The Eastern Cape’s Chokka Trail has been judged the ‘best beach experience’ in the 2017 Lilizela tourism awards, which recognise and reward local businesses.
Our contributor Judy Bryant, who’s hiked the trail, explains why it should be on your bucket list.
The St Francis Bay area – the second most southerly point on South Africa’s coastline, after Cape Agulhas – offers beautiful stretches of sandy beach as well as diverse inland vegetation that varies from steep sand dunes to coastal forest and wetlands that come alive in the rainy season. There’s plenty of bird life – like terns and waders, oystercatchers and gulls ‒ and also whales, dolphins and otters
The Chokka Trail was developed by former St Francis tourism manager Esti Stewart and conservationist Maggie Langlands, and now Esti accompanies the hikers while her husband Eric handles the logistics. It’s a fairly easy four day, three night slack pack holiday with great accommodation.
The unusual name – ‘chokka’ – refers to squid or calamari. For many years chokka was simply caught for bait, but now there’s a regulated fishing and export industry. You can see the brightly lit up boats out to sea, and also get to taste some delicious samples.
On the first day, you mainly hug the relatively untouched coastline between Oyster Bay and Thysbaai. Out to sea, there are ancient Khoi fish traps, while inland you walk among ancient shell middens. Evening accommodation is at the Oyster Bay Beach Lodge, where Helicia Carstens prepared a delicious casserole while her husband Andries topped up our drinks.
One day two you head into Dune Ridge Nature Reserve, a shifting dune field that the locals call the Sand River. You’ll discover huge snail shells blow into your path, as well as bleached animal bones and stone hand tools. ‘Home’ that evening is the luxurious Dune Ridge Country House, with beautiful rooms, underfloor heated bathrooms and fabulous food and service.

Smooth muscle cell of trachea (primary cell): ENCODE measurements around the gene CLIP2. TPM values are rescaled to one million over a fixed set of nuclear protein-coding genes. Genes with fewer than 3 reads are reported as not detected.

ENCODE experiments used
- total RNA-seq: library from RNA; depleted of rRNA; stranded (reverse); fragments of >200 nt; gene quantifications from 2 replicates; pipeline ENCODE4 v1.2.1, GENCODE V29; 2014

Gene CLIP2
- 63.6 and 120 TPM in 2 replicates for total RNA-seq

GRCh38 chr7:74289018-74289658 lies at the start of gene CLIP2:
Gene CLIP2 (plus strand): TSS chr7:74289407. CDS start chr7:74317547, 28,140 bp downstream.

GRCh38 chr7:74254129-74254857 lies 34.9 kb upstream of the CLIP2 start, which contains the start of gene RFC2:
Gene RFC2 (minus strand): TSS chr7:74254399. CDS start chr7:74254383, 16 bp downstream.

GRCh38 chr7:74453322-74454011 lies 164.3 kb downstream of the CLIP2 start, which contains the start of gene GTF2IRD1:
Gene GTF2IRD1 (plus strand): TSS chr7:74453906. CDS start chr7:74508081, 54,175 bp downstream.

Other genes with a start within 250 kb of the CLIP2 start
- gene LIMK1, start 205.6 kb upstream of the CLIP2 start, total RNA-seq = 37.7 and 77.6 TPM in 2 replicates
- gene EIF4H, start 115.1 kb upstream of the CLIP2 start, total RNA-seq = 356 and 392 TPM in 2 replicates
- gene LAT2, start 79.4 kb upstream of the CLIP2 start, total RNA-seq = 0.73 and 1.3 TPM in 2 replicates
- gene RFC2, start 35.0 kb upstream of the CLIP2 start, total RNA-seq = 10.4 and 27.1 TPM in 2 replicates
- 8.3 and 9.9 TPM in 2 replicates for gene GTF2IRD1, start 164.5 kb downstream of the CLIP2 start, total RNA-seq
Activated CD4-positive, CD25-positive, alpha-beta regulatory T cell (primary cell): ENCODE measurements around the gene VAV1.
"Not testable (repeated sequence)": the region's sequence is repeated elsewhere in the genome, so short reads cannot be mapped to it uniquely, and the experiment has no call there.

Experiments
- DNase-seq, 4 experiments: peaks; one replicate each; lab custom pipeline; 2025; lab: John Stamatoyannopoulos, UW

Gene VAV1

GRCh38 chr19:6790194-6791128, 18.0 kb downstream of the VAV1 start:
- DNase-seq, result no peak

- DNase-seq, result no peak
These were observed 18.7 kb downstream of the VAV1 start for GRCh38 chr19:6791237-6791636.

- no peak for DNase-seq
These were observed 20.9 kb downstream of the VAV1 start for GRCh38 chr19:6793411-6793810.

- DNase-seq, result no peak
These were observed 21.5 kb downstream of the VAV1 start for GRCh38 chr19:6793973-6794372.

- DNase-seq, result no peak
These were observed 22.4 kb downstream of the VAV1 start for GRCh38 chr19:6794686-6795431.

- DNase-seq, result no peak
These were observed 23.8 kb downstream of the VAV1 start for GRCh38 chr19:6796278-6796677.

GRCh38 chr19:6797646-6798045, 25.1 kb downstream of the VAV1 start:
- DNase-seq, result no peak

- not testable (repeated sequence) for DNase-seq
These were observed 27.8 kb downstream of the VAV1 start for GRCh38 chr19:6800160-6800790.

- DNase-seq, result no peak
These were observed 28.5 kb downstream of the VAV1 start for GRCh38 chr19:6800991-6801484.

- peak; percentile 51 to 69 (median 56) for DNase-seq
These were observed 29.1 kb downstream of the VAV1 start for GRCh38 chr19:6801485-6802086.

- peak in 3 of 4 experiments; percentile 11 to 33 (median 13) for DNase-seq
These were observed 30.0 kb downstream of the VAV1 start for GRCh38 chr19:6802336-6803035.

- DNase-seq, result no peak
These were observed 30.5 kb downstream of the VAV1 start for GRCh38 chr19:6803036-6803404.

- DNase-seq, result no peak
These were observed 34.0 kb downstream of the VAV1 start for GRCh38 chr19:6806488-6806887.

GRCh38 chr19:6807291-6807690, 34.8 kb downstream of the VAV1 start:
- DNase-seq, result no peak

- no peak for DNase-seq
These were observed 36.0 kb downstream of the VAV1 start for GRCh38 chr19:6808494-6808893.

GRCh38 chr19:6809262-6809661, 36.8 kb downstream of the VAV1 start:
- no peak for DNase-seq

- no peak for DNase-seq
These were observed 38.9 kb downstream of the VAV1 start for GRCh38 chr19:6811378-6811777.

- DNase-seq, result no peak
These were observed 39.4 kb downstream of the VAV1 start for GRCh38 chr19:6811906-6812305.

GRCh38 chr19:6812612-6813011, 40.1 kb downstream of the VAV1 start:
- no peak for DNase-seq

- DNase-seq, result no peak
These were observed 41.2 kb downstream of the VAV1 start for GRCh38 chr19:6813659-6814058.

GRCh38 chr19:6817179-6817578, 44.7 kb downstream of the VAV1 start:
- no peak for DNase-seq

Day three starts off with a walk through a coastal forest before you head into the dune fields, then back to the coast, passing old holiday cottages. Water smacks onto the rocks and spurts up through a well-known blowhole. You’ll discover remains of wrecked ships and a few lonely graves before reaching the Seal Point lighthouse, the tallest stonework lighthouse in the country. Then it’s a delight to watch the penguins swim and play at the Sanccob seabird and penguin rehabilitation centre.
That evening at Cape St Francis Resort we experimented with three delicious versions of calamari – with wasabi and sesame seeds, deep-fried rings, and tubes stuffed with peppadews, mushroom and feta.
On day four you walk across the beautiful white sandy beach of Cape St Francis, looking out for otter tracks, to a private port dedicated to the chokka and other industrial boats. Eric told us more about squid while dissecting one, then we sampled local and imported calamari. The spotless deli had beautiful views of the bustling harbour, and it’s also a great place to stock up on locally-made produce to take home. And the grand finale – a cruise through the Francis Bay canals, past the beautiful white-walled, black roofed holiday homes, ending with lunch at a restaurant right on the canals.